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Sunday, July 02, 2006

Hook, Line, & Keep 'Em

Hook: You read about it in every writing book published, hear about it at writer’s conferences, and know it’s crucial, but exactly how do you “hook” your reader and keep them reading? In suspense, you better do it in the first couple of paragraphs or more than likely, you won’t keep them around long enough to do it at all.

Line: In suspense, your opening line could well be the very thing that hooks your reader and keeps them reading. You want your opening line to: introduce your reader to a character (and not necessarily your protagonist), provide some forward moving action, and set the stage for the rest of the book.

And Keep’em: Once you’ve hooked your reader, exactly how do you keep them reading page after page? With action, suspense, pacing, and endless questions to be answered. Notice that exposition isn’t there? Your reader doesn’t have to know everything about your character, the town, the people, or the weather to latch on to your character and keep reading.

With suspense, it’s all about the set-up. The anticipation. The uncertainty. The “suspense” of it all. Why is she walking in the woods at midnight? Why is he hearing noises coming from the attic? Why didn’t they call the cops when they found that dead man in their pool? Raise the question in your reader’s minds and then take your time answering it. Feel free to raise a couple of questions… then keep your reader hanging – reading for the answers.

Be generous with questions and stingy with answers. Ask a mystery lover why they love mysteries and they’ll tell you that they love to try and figure it out, spot the clues, ponder them out, and then keep reading to see if they’re right. Suspense and mystery fans love to be tortured and then they love being able to say, “Oh, man…I was so sure it was the butler, but how obvious it was the cook, and I never saw it coming.” You get a reader to say that about your book, and they’ll be back to buy the next one you write.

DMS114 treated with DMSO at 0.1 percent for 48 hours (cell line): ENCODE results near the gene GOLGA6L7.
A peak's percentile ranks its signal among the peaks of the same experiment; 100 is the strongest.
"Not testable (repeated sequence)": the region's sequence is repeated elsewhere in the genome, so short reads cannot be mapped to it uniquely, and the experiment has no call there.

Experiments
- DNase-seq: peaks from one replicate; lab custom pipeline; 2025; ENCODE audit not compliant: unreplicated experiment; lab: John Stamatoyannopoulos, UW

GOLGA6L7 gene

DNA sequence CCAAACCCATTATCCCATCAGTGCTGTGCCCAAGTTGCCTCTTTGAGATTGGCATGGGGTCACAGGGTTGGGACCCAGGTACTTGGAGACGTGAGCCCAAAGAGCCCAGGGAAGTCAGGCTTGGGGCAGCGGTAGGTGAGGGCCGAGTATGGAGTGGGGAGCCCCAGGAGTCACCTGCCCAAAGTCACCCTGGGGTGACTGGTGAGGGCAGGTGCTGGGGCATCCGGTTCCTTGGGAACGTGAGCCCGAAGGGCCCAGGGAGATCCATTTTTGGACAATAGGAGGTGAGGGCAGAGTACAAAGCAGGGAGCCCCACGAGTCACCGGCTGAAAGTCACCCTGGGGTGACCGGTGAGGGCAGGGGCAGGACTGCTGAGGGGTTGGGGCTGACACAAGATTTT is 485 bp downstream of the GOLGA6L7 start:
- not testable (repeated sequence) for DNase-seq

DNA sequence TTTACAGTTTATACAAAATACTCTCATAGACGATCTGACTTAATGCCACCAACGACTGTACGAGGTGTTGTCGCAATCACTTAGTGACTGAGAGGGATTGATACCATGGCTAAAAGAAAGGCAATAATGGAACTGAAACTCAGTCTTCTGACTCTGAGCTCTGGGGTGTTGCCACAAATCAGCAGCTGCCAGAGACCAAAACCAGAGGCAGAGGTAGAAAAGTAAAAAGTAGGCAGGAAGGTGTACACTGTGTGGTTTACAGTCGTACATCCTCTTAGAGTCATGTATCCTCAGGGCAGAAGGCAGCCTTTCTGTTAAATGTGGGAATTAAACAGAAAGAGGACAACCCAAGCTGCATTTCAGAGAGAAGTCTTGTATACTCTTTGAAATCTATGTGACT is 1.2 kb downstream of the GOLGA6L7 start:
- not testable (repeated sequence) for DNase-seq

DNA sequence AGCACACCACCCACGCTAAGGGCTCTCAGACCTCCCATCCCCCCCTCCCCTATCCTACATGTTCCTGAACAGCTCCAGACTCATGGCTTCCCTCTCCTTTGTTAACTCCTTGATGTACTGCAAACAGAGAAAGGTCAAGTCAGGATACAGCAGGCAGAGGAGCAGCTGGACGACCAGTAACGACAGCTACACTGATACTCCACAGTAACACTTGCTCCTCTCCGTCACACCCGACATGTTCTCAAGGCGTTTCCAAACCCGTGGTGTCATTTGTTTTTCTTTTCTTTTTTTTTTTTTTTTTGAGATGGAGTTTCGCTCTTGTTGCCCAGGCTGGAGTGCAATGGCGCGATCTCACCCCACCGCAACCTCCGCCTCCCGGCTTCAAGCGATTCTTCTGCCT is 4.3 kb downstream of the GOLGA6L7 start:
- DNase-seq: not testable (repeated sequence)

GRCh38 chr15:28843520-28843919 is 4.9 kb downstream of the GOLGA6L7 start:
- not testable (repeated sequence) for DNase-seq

In my first book, I had tons of email from people telling me that they were sure, and then they weren’t, and then they were, and then they weren’t, and it was driving them crazy because they just couldn’t say for sure exactly WHO the bad guy was. That’s the kind of reaction you want. Keep them guessing. Make them work for it. Hide the clues. Toss in those red herrings. And then bring in a new suspect. Or at least raise a question in your reader’s minds. Could he be…? And then give your guy an iron clad alibi. Or is it iron clad? Maybe he paid off the girl to give him an alibi?

If you haven’t read Jim Bell’s “Presumed Guilty”, I don’t want to give too much away, but he does a brilliant job when he has a man practically confess to the murder of the girl. But what did he actually confess to? Hmmm… you have to read it to find out, but Jim did a wonderful job with that plot twist.

Even I, old and jaded as I am when it comes to suspense, sat up and went, “He did do it! I knew it!” only to find out uh-uh… wrong. I love it when a writer can get to me.

There’s a book I’m reading now and I won’t recommend it because it’s secular, but in the first chapter, something strange or tragic happened to the police chief and he’s not exactly over it yet…. But I’m on page 146 and I STILL don’t know what it was. It’s eluded to from time to time, lest I forget the question is still unanswered, but I keep reading to find out what happened to him before the book ever started as much as to find out who the killer is.

It’s all about hooking them with an opening line, and then keep’em reading!

So my version of hook, line and keep’em is this…. Hook them with a strong opening that is action in motion, line up the questions, but not the answers, and keep’em reading!



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